Friday, August 2, 2013

Friday's Art Smarts: Exploring Abstract Art (Kind of a fail)

Okay, I'm trying to be positive here, but in all honesty, today's project was not kind of a fail. It totally flopped. Even Nat Nat said toward the end, "Maybe we can do a better project next time, Mom."

Uh, yeah.

But in the interest of being transparent, I'm going to post it anyway and (maybe?) give you some tips to avoid utter failure yourself.

I actually found this idea over at Edu Art 4 kids. When I read it, I was all like, "Yes! This is an awesome idea - we're going to do this this week!" And, if you hop over to her blog, you'll see a fabulous tutorial with step-by-step directions.

I thought I followed those directions...but my kids were not cooperating. Don't you hate it when they don't cooperate? ;)


Large piece of art paper
miscellaneous traceable objects
Sharpie marker

You can see in the picture above that I chickened out at the last minute and grabbed a box of crayons for the kids. I just wasn't feeling the inevitable mess that would result from breaking out those paint markers. So we took the easy, no mess route.

Step 1. Sit down in front of a computer and click through various images of abstract art. This went fairly smoothly for us, though I wish I had pulled a few aside ahead of time to view. In hindsight, a little advance planning for this project would have gone a long way.

I wanted the kids to practice using repetition in art. The idea was to choose one of the objects and trace it over and over again on their paper, creating a large design out of a single (or a couple) different shapes. I encouraged the kids to overlap the shapes, to trace on top of shapes that they had already drawn.

Fairly simple idea, right? Wrong.

I thought they understood the idea repetition. But, as it turns out, preschoolers have exactly zero interest in tracing one object over and over again. I think they viewed it as a challenge. Once they completed tracing the large spoon, for example, they wanted to try something new.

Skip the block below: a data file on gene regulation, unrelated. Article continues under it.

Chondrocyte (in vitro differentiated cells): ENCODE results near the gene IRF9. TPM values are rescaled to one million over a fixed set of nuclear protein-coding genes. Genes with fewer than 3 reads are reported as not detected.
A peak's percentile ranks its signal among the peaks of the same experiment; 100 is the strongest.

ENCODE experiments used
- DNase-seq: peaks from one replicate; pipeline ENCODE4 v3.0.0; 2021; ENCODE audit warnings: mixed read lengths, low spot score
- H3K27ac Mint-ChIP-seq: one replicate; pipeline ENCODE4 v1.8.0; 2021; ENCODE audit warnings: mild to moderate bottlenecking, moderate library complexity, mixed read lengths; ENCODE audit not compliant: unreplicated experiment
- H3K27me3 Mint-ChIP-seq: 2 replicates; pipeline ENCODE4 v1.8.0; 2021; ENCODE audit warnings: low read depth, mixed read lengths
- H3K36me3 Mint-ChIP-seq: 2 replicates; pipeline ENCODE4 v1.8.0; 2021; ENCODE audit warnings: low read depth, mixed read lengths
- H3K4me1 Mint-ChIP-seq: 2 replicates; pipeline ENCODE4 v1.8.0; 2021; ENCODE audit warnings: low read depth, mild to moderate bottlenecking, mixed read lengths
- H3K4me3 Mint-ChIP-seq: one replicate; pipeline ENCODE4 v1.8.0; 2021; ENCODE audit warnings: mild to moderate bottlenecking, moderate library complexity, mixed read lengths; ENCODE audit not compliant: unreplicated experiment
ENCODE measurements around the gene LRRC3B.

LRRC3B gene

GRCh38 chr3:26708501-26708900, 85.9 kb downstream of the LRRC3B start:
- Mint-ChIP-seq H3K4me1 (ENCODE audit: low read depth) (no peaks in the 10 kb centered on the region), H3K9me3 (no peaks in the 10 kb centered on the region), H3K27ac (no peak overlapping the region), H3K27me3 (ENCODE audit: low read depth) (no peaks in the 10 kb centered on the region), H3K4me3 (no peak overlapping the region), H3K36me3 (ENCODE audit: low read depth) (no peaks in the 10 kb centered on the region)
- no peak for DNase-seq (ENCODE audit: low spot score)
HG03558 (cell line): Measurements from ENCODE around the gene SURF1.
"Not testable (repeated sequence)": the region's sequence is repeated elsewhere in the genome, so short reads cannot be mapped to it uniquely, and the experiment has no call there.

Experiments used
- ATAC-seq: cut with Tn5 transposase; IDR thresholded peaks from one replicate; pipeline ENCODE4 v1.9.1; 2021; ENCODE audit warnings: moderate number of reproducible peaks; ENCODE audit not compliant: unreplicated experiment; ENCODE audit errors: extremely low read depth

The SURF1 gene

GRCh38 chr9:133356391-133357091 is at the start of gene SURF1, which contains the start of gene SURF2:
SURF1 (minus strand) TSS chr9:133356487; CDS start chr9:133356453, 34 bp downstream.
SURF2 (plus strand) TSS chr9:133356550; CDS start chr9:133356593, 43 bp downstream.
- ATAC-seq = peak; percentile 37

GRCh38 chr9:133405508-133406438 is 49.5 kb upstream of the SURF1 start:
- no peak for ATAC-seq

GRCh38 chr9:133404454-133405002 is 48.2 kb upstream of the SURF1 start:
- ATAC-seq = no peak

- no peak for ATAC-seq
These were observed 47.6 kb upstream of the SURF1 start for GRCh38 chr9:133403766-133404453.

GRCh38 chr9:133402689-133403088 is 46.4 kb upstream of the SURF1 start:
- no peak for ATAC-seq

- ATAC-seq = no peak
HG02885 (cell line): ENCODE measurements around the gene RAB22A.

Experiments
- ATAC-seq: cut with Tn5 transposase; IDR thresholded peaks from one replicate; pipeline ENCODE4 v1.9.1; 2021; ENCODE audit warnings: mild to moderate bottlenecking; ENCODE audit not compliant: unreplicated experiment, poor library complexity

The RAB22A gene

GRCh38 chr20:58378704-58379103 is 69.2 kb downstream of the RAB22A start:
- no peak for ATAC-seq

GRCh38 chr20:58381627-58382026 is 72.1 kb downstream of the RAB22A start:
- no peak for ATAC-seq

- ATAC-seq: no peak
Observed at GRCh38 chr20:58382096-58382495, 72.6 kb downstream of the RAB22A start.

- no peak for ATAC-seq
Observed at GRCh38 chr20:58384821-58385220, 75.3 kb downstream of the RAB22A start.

Oh, and you can forget about overlapping. Each object had to have its own space. Overlapping the shapes made no sense to them. Why would you do that?

So. What did we end up with? Each child chose four or five different objects and traced each one once. In its own little space on the paper.

And they got so discouraged because, well, tracing takes a lot coordination. I knew it would be difficult. But it was actually way beyond their skill level, especially for Daniel.

Sigh. Live and learn.

After they traced with a pencil, I went over their drawings with a black Sharpie (staying very faithful to their lines). And this is what we ended up with:

Then it was time to color it in. My vision for this project was to sort of do a color block idea - coloring each enclosed space a different color. Of course, that would have worked a little better if they had overlapped shapes.

But it was around this point that I gave up and just opened our giant box of crayons and turned them loose.

I'm pretty sure the coloring was Natalie's favorite part.

(By the way, play dough scissors make a pretty unappealing stencil. haha. Probably should skip those if you do this with your kids.)

And Daniel...well, he had to be persuaded to even scribble a little. He was so over it. You see they're wearing bathing suits. That's because I had told them that after this project we were going to get in the pool. He was already thinking about goggles and pool noodles at this point.

Well. We did end up finishing this little project...

Daniel. age 3

Natalie, age 4

...but we won't be attempting anything like this any time soon. Art should be fun. And when you try projects that are way above an artist's skill level, it just results in frustration and the desire to quit. 

Oh, and plan. It always helps to carefully think out a project before you begin, something I didn't do today. I just went for it. And sometimes that works, but often it doesn't. 

Well, there you go! Learn from our mistakes...I know I will :)

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